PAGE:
Franz LISZT (1811-1886)
Les Préludes (1848) [15:37]
Richard WAGNER (1813-1883)
Parsifal (1882) Prelude to Act I [13:46]
Parsifal (1882) Good Friday Spell (Act III) [11:10]
Tristan und Isolde (1865) Prelude to Act I [9:06]
Tristan und Isolde (1865) Liebestod (Act III) [6:09]
Johannes BRAHMS (1833-1897)
Hungarian Dance no.5 in G minor (orch. Parlow) (1869) [2:38]
Hungarian Dance no.6 in D major (orch. Parlow) (1869) [3:20]
San Francisco Symphony Orchestra/Alfred Hertz
rec. 24, 26, 31 January 1925 (Parsifal), 20-22 April 1926 (Tristan), 13 April 1927 (Brahms) and 27 February 1928 (Liszt); Scottish Rite Temple, Oakland, California (Parsifal, Tristan, Liszt) and Columbia Theatre, San Francisco, California (Brahms)

Why do we buy historic recordings? Usually, I imagine, it is to listen to an artist who later went on to greater fame and to see if we can detect, in spite of sonic limitations, any intimations of future greatness or simply any hints of qualities that were subsequently to make his or her artistry distinctive and valued. The current fashion for issuing, among others, the earliest recordings by Furtwängler - in various series on Naxos Historical or Stokowski offer many opportunities for playing that particular parlour game.

With the recordings under review we have some quite different issues to face. Before we do so let’s fill in the generally unfamiliar conductor’s background. German-born Alfred Hertz (1872-1942) was once one of the best-known conductors in the USA. As, from 1902, the chief conductor of German repertoire at New York’s Metropolitan Opera, he conducted the American premieres of Wagner’s Parsifal and Richard Strauss’s Salome and Der Rosenkavalier and, at the same house, was recorded experimentally in 1901-1903 on some of the intriguing “Mapleson cylinders”. He was only the second music director of the San Francisco Symphony Orchestra – in post from 1915 until his retirement in 1929 - after which he seems to have concentrated on working on radio where he was closely involved with the popular “Standard Symphony Hour” broadcasts from 1932 until 1939. In fact, Standard Oil’s contemporary promotional material placed him at the very head of the decidedly disparate band of conductors who were associated with the programme ... “We know”, it boasted, “that the Standard Symphony Hour has a larger audience than any other Pacific Coast sponsored program ... Among the famous conductors who have appeared are: Hertz, Rodzinsky, Dobrowen, Cameron, van Hoogstraten, Molinari, Sir Hamilton Harty, Klemperer, Monteux, Piastro, Blechschmidt, Merola, Lert, Leschke, Nilson, Svedrovsky...” [see more here]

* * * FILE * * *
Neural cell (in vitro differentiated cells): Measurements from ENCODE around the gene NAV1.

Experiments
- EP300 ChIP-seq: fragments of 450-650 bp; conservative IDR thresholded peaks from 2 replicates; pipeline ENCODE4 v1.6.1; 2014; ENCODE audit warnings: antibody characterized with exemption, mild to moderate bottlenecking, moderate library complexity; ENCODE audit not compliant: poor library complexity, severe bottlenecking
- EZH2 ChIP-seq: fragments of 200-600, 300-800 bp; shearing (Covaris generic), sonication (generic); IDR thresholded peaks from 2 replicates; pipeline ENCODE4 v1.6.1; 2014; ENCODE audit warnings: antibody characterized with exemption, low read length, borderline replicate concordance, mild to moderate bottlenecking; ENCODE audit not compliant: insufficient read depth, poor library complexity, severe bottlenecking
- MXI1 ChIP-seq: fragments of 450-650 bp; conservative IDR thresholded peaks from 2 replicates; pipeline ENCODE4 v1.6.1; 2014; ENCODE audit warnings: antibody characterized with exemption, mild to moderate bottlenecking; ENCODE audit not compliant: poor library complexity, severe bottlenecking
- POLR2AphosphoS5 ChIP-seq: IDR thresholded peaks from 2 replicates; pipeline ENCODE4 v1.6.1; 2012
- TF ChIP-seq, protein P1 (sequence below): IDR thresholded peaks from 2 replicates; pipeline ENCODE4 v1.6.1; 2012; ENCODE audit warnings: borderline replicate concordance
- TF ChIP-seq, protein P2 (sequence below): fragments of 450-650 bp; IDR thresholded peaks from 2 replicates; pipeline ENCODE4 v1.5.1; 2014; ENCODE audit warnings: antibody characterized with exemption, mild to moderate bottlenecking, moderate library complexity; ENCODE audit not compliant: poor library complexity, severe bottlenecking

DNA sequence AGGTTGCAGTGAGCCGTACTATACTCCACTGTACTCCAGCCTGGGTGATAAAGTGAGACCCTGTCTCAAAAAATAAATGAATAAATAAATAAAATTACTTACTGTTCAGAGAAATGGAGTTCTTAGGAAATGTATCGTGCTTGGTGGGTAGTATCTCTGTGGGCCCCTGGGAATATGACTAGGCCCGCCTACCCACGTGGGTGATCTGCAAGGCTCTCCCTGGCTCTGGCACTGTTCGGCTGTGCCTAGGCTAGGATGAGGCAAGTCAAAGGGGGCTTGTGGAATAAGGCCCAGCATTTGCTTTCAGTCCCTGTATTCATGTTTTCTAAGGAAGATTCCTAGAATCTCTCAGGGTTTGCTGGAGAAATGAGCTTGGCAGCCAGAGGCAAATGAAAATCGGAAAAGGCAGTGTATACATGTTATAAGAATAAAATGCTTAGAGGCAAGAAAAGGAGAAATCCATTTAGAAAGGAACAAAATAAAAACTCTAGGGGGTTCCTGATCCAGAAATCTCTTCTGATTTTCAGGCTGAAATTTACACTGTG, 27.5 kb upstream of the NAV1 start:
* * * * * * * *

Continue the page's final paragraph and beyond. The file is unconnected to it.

Today, however, we face significant challenges in listening to Hertz’s recordings and in trying to place them in some sort of personal and historical perspective. In the first place, the conductor seems to have been very unlucky in the resources allocated to him by the Victor Talking Machine Company, with several of his recordings stymied from the outset by outmoded equipment, poorly selected recording venues or something that remastering guru Mark Obert-Thorn describes as “acoustically-compromised dubbing”. Secondly, while in the 1920s Hertz seems never to have been allowed to progress beyond recording well-known and generally unchallenging orchestral “pops”, his subsequent retreat from commercial recording deprives us of any greater musical substance from which to construct a critical analysis of his work. Clearly, then, this is not just a case of looking for a needle in a haystack – it is a case of having to do so when we don’t even know what sort of needle we are actually trying to identify!